Pin It
Masc Week (Myth)

Men don’t cry & other myths: confronting outdated ideas of male identity

TextJJ BolaIllustrationCallum Abbott

Poet and writer JJ Bola explores the tropes around being a man via his new book Mask Off

Welcome to Behind The Masc: Rethinking Masculinity, a campaign dedicated to exploring what ‘masculinity’ means in 2019. With photo stories shot in Tokyo, India, New York, and London and in-depth features exploring mental health, older bodybuilders, and myths around masculinity – we present all the ways people around the world are redefining traditional tropes.

Mask Off, a new book by poet and writer JJ Bola, exposes masculinity as a performance that men are socially conditioned into, exploring love and sex, politics, sports, gangs and mental health, Bola unravels masculinity in order to redefine it. 

There are several myths about masculinity that have been passed on to each generation as absolute truths. We have been taught it from a young age, almost without question, and any boy or man who does not fit into these stereotypical notions is virtually exiled from the male clan. It is as if being a man is a sports league that all men are trying to play in – the premier league being the elite league where only a few actually make it and belong – and the rest are in the lower leagues or the sub-divisions – the semi-professionals, the amateurs – while some are not in any league at all.

The idea of being a man and the notions of masculinity that come with it more so resemble a sport that has ever-changing rules, depending on the location it’s played in. Can you imagine if that were actually the case? If you play football in England, the rules are 11-a-side and you kick the ball with your feet, but in America, when you play football (soccer), you’re allowed to use your feet and hands. Move across the globe to Brazil, where you’re only allowed to use your left foot, the goals are smaller, and there are 24 players on each team. In India, the football isn’t actually a football, but a watermelon that you kick around, and in Nigeria, you’re only allowed to use your head.

Manhood, much like masculinity, is not a fixed entity. It is not a square block that fits neatly into a square-shaped hole in a square-shaped world. It is ever-changing, it is fluid, and more importantly, it is and can be anything you want it to be. However, as long as there remain rigid and stereotypical beliefs around masculinity that go unchallenged, men are often unable to subscribe to a masculinity that sits outside of the status quo. The list is endless – particularly as the prevalence of certain myths depends on which part of the world you are in. So, I’ve outlined six prevalent myths around masculinity.


How often have you heard a phrase that sounded like: ‘A real man takes care of his kids’, or ‘A real man doesn’t cheat on his partner’ or ‘A real man pays for everything’ or anything else that starts with ‘real man’ (or ‘real men’) and then continues with a set of stipulations for a particular act? There is no such thing as a ‘real man’. The phrase itself is actually based on patriarchal ideals that reinforce how men are expected to be. And in many cases, the context in which the phrase is used often says very little that is positive about manhood or being a man. Consider ‘a real man takes care of his kids’. This is what you are supposed to do as a parent regardless of gender. The fact that only a ‘real man’ takes care of his kids inherently implies that the rest of men, generally, do not take care of their children, and so what does that have to say about men? The phrase ‘real man’ takes us back to the elite football league that men are supposed to play in: that only the ‘real men’ belong there. The idea of ‘real men’ being the providers or breadwinners is also based on material or financial circumstances, and fails to account for social disadvantages and exclusion. These stereotypes work to reinforce limited notions of what a man can and cannot be: they are used in a number of contexts and can put a lot of pressure on men.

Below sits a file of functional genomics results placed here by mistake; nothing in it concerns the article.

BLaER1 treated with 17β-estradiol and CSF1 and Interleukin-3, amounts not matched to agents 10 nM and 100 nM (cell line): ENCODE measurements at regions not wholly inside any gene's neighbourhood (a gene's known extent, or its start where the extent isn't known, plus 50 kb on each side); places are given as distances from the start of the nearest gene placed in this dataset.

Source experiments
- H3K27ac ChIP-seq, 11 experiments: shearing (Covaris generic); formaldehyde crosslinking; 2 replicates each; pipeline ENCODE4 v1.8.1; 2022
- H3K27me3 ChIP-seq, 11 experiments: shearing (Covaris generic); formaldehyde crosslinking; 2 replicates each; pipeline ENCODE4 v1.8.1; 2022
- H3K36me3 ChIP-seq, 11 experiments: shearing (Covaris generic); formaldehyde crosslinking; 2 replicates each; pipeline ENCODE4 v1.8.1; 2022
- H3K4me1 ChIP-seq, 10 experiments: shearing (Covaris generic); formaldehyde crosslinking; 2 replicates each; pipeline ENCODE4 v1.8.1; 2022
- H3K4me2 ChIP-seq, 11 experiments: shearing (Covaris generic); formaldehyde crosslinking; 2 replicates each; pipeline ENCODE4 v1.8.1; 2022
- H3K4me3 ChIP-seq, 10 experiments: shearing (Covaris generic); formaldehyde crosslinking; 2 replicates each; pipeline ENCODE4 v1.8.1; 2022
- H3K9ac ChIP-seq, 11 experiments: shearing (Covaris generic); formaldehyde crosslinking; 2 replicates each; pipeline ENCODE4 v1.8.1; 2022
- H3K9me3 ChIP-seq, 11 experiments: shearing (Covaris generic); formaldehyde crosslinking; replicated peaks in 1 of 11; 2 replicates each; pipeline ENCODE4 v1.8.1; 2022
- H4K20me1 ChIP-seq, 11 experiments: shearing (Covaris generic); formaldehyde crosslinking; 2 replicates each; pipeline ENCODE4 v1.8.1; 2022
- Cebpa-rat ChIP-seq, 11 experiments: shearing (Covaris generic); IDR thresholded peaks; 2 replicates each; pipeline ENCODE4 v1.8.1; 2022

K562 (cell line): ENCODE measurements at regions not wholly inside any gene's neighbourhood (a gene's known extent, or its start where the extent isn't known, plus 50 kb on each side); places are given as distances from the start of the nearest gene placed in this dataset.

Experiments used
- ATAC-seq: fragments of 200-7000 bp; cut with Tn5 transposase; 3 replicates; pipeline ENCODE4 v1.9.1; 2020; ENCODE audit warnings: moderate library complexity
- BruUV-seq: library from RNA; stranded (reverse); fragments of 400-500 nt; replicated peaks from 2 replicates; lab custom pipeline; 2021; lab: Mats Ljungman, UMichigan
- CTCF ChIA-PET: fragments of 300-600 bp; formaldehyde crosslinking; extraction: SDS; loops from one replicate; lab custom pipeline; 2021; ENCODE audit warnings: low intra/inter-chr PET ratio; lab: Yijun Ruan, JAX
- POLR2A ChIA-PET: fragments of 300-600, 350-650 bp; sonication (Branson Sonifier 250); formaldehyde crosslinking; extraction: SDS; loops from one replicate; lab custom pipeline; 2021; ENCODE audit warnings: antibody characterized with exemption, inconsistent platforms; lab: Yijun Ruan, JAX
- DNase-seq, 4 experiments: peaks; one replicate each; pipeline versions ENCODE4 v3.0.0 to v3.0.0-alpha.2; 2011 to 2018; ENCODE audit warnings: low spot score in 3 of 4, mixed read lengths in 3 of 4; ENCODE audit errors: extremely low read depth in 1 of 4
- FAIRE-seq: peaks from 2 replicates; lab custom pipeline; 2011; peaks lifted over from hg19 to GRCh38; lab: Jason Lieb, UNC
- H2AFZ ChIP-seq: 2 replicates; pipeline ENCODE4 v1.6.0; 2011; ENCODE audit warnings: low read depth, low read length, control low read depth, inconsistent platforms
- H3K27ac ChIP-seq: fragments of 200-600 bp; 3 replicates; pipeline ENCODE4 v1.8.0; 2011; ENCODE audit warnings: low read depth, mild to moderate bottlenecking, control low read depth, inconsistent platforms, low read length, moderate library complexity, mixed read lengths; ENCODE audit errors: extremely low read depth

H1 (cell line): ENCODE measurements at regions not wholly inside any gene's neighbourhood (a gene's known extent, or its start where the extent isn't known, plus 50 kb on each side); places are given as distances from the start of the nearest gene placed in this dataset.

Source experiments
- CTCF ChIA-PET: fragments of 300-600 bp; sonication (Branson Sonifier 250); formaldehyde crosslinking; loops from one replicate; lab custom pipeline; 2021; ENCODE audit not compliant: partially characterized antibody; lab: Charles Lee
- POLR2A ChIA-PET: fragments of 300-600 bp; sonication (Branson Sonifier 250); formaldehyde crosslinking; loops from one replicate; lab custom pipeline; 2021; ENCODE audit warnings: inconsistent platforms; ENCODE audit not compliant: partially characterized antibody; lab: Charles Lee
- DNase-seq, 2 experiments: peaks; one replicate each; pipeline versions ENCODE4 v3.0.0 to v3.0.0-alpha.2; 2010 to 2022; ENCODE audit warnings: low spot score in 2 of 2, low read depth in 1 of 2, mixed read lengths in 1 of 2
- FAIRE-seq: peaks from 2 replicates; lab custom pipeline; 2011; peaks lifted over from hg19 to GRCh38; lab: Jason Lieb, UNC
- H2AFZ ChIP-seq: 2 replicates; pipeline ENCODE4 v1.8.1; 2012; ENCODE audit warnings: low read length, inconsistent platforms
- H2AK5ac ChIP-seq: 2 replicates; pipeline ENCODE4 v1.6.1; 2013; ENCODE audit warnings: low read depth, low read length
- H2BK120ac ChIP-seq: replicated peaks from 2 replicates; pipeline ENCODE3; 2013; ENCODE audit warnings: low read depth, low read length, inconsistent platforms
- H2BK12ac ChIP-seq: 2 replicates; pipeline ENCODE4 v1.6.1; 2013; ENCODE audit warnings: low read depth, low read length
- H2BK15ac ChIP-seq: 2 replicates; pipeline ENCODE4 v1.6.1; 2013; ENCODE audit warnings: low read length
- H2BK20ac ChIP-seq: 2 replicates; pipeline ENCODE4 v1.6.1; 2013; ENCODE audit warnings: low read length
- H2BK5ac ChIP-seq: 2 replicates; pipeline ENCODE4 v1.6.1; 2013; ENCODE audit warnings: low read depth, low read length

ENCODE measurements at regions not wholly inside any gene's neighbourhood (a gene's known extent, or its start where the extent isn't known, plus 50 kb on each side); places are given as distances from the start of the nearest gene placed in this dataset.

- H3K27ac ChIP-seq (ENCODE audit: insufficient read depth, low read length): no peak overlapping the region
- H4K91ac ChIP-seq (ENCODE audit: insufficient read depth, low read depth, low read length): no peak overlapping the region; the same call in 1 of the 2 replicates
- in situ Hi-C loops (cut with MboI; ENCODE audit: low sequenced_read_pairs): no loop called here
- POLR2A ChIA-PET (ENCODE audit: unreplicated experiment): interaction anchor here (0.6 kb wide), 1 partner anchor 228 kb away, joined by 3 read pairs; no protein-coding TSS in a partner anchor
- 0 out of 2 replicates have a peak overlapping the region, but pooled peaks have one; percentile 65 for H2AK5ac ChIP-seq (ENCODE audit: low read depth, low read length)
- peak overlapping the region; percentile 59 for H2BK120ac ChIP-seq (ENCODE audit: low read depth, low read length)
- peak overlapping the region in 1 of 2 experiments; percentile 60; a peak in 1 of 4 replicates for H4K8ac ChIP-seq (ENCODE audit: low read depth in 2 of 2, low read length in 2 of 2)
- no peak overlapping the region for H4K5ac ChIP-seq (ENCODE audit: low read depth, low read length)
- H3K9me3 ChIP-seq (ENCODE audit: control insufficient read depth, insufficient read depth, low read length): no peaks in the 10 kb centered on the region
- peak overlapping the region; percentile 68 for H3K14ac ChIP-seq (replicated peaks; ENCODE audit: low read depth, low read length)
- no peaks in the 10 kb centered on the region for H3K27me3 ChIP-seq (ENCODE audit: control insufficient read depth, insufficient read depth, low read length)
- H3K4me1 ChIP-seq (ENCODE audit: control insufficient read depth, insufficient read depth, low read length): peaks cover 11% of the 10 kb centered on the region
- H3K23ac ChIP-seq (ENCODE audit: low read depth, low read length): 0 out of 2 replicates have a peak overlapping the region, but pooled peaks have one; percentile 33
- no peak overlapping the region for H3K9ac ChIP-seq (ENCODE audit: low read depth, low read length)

In recent years, this phrase came alive on the Internet, across social media, sparking a much-needed conversation on male privilege and gender inequality, highlighting the systematic advantages that patriarchy affords men. It isn’t (uniquely) about relationships or dating, although it is often reduced to that. Some retort this by saying ‘choose better men’ or deny its validity by the now infamous phrase ‘not all men!’ The ‘trash’ element does, understandably, trigger a defensive stance, which often comes from the misunderstanding that it is a personal attack on an individual, rather than a comment on the collective oppression of women. However, the defensiveness is also because people often become defensive when they are not ready to acknowledge the hurt they have caused in someone else’s life. In many cases, the ‘trashness’ is simply a reference to men’s abuse of their privilege, which occurs daily in society, whether men are aware of it or not. I was also taken aback when I first heard this phrase: it came across as bitter and even angry, but when I listened beyond the initial reaction or visceral emotion that it provoked, I understood that it told us more about societal issues around gender than it did about a particular man.

“Boys quickly learn that expressing emotions, particularly displays of vulnerability such as crying, are weaknesses. By the time they transition from boyhood through their adolescence to manhood, they suppress emotion internally without even realising it”


This phrase is often used as an emotional silencing tool, particularly towards boys in their childhood. Consider the following scenario: a young boy is playing outside and falls over, grazes his knee and begins to cry. He runs over to his parent who – quite often unknowing of the harmful effects it may have – tells them to ‘man up’, often followed by claims that boys are meant to be strong and so on. Boys quickly learn that expressing emotions, particularly displays of vulnerability such as crying, are weaknesses. And they internalise this, so that by the time they transition from boyhood through their adolescence to manhood, they suppress emotion internally without even realising it.